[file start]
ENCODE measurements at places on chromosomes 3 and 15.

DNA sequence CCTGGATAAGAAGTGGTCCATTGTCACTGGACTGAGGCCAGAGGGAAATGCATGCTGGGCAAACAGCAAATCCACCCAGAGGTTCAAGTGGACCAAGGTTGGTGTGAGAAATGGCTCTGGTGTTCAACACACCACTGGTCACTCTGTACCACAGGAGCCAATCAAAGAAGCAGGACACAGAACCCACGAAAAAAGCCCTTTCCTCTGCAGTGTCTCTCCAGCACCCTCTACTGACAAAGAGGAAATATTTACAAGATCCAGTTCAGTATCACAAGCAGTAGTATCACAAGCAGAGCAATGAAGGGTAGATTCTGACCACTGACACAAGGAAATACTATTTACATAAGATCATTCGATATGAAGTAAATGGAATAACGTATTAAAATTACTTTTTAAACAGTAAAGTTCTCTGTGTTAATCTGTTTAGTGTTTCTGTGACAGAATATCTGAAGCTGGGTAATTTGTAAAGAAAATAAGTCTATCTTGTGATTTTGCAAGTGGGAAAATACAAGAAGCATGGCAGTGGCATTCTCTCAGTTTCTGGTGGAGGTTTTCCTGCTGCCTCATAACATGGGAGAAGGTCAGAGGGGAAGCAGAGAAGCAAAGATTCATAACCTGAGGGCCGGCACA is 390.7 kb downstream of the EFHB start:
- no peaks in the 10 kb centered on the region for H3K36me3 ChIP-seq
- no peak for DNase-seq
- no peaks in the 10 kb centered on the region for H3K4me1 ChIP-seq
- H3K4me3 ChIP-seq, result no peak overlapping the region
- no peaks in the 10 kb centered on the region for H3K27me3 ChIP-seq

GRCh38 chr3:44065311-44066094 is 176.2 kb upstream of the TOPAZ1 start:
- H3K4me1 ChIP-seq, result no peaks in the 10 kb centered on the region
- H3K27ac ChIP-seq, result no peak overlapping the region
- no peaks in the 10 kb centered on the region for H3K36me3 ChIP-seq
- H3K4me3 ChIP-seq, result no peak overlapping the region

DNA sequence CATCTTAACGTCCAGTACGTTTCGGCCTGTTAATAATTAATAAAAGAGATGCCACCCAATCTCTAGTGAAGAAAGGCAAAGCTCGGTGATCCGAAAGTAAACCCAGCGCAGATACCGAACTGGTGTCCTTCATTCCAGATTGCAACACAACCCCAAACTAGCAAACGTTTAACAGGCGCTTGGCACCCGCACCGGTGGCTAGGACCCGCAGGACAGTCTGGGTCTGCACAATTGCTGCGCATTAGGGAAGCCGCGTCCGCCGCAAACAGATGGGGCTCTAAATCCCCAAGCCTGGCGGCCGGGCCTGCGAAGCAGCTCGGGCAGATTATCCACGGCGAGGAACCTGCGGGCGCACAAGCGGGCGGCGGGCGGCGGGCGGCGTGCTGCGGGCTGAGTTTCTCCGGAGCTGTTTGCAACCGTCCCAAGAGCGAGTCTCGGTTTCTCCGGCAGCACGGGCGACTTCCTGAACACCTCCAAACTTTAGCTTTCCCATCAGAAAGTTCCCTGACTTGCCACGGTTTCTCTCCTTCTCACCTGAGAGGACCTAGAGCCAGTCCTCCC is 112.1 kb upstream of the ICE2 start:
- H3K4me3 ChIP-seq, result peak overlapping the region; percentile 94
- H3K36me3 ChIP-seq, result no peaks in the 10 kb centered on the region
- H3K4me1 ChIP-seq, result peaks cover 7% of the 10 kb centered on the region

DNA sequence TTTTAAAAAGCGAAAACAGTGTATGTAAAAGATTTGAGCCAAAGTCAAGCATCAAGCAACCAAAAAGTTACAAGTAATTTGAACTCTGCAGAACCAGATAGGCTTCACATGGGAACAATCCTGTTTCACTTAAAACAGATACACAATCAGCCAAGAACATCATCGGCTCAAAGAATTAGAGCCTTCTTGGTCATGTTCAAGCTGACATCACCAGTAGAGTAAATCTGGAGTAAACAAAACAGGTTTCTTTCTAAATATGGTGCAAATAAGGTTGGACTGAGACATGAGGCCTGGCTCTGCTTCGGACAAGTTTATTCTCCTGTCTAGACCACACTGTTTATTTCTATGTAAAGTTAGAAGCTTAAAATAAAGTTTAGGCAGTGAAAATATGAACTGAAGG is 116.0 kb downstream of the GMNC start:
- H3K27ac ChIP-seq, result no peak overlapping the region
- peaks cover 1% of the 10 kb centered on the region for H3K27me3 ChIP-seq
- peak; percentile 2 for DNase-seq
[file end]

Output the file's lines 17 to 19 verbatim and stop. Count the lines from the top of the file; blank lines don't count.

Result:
DNA sequence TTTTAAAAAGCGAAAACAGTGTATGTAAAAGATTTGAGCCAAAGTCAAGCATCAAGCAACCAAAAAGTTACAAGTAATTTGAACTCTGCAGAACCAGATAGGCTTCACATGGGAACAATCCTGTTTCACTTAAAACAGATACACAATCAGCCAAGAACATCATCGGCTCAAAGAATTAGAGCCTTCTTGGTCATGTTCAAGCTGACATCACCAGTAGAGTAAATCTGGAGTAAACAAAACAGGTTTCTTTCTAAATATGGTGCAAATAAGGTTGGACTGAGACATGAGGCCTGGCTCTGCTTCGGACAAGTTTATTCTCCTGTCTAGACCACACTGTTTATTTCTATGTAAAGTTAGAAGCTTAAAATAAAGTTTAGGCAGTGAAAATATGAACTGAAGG is 116.0 kb downstream of the GMNC start:
- H3K27ac ChIP-seq, result no peak overlapping the region
- peaks cover 1% of the 10 kb centered on the region for H3K27me3 ChIP-seq